I have the opportunity to get some commercial sound design work again. One of the reasons I stopped doing this kind of work was directly related to Pro Tools and commercial DAW applications. I’ve been using Ardour off and on for personal projects for the last two years. These projects don’t have deadlines, compatibility requirements and assets from multiple parties. So…
Who has had success with doing commercial sound design work with Ardour? Would you be willing to share a story about the project? I’d be particularly interested in how you overcame collaborative issues regarding file formats and imported media.
For example, I’m worried that I’ll accept a job, ask if I can use any software I want for the job, be told yes I can then have a hard disk of Pro Tools sessions dropped in my lap with a response of “what do you mean you don’t have Pro Tools? I’ll find someone else, thanks.”
Just tell them you accept sessions as Broadcast Wave Files (BWF), and industry-standard format that can be loaded by almost any DAW (including Ardour). They should export/bounce each track to that format. People even do this between ProTools systems, sometimes.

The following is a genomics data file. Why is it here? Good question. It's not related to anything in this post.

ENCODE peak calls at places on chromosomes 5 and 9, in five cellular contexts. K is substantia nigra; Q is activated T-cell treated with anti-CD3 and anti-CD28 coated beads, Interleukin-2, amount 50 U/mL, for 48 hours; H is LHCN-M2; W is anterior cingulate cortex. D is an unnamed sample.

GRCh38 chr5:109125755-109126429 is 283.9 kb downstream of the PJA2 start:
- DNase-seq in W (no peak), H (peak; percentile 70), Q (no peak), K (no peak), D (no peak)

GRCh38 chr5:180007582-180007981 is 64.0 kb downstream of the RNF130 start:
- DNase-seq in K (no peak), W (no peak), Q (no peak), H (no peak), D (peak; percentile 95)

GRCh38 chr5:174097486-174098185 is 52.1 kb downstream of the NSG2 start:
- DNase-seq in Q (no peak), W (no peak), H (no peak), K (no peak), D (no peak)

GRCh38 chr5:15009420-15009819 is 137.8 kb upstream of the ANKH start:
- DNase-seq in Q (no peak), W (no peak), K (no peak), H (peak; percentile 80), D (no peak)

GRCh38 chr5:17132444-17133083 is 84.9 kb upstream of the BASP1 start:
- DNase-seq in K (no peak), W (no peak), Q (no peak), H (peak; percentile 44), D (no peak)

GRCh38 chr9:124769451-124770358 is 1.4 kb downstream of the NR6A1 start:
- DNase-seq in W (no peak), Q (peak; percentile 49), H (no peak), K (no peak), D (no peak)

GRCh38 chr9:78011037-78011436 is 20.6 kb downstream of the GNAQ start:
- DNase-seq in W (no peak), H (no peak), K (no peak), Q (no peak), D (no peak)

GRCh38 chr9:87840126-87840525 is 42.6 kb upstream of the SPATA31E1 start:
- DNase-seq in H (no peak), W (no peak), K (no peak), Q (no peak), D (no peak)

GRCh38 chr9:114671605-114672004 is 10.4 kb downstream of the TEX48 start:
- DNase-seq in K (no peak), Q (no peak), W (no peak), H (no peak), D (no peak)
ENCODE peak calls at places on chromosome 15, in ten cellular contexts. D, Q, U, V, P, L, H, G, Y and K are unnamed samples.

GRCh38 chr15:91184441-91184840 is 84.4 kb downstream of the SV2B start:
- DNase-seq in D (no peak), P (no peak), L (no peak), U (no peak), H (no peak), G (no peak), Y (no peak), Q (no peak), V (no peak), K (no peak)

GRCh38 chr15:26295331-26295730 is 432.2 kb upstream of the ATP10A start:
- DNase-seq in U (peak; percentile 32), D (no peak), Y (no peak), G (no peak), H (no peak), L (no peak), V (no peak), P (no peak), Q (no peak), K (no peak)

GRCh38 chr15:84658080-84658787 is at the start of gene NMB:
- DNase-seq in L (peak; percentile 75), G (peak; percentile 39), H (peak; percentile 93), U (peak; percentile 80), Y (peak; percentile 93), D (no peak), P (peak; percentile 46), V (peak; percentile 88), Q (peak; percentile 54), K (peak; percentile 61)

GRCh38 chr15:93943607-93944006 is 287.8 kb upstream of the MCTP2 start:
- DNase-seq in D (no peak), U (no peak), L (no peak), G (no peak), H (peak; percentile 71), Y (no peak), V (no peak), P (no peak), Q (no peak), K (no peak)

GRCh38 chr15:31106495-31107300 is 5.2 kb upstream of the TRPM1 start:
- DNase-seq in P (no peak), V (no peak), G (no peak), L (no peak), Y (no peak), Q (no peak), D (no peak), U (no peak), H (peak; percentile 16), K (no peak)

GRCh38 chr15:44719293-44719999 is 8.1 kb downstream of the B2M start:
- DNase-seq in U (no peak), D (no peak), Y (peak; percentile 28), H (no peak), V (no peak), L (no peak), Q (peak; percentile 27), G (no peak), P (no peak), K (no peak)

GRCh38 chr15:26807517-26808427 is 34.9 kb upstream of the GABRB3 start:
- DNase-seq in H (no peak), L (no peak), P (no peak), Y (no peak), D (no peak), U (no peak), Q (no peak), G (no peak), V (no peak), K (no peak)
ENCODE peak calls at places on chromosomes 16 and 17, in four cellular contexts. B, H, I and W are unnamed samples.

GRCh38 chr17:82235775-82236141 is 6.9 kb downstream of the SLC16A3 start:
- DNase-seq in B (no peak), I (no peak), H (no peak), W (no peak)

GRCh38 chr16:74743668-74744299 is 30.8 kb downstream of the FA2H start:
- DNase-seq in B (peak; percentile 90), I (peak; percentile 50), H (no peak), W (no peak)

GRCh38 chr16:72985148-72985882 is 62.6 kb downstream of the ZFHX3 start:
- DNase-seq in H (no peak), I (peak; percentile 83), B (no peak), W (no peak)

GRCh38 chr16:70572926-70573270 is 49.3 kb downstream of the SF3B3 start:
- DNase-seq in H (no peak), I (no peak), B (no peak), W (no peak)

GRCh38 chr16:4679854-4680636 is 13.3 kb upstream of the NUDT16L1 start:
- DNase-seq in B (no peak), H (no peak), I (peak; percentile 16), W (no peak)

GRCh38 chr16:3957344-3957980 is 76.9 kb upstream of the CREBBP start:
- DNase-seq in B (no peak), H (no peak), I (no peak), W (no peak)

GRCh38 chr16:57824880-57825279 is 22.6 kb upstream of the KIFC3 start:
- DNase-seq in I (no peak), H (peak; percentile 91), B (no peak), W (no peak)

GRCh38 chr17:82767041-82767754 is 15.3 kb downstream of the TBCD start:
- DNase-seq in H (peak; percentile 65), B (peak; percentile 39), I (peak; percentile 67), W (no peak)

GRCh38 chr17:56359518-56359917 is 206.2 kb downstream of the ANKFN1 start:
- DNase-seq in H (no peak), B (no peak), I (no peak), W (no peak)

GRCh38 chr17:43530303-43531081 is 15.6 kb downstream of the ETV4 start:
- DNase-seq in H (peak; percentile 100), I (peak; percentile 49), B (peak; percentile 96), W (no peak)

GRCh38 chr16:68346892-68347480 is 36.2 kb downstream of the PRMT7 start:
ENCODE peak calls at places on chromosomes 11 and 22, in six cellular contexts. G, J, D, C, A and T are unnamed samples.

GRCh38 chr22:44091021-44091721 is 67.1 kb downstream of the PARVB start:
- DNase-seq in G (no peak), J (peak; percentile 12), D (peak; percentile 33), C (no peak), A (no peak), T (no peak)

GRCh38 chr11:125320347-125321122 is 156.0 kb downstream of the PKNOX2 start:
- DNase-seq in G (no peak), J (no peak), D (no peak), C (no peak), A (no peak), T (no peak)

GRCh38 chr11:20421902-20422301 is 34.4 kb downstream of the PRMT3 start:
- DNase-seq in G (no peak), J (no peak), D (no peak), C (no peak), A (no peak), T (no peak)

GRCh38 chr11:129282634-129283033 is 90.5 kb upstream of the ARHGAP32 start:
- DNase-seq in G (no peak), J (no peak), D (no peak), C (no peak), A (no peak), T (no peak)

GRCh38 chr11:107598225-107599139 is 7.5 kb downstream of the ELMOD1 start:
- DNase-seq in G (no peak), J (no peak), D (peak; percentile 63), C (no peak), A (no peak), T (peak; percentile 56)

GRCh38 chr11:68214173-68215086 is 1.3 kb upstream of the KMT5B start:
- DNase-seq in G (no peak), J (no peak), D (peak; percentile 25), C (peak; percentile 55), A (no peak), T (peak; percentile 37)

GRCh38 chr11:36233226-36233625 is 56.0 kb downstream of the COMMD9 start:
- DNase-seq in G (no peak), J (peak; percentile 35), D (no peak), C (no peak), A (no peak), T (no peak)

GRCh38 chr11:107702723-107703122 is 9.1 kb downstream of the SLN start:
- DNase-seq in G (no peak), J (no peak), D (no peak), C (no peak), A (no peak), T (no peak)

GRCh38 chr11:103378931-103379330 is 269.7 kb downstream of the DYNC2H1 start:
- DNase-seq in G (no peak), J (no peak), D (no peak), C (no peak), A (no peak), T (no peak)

First of all before taking the job, I would ask, if project you are going to work on has any particular technical requirements you should know about (would be good to have it written down in contract anyway). In case task looks too hard/complicated/sophisticated/ etc., I would pass. It is always better to say “sorry, I can’t…” before it even starts, than to make bad impression later.
Paul above is right, BWF is the most simple solution and probably the best.
I use BWF all the time, never had any problems while working at studios equipped with ProTools, Sound Designer, Soundscape or any other DAW. It works on every contemporary Operating System and probably on every hardware DAW platform.
Of course you might encounter inpatient audio engineer in the postproduction studios who would be angry to waste his time importing all your tracks into his ‘amazing’ ProTools. Don’t worry, just say LOUD that your sound designing job was done on Unix workstation and knowing about too many differences and bugs in some versions of ProTools, it is much safer by BWF import. The part about “Unix workstation” works really nice as most phony people not knowing clearly what you are talking about would not dig the subject, probably in fear of casting a shadow of incompetence or something.
To speed up the upload/import process at the ProTools studio, just bring your files on external FireWire hard drive not on CD-R or DVD-R. Impatient studio personnel will be appreciated.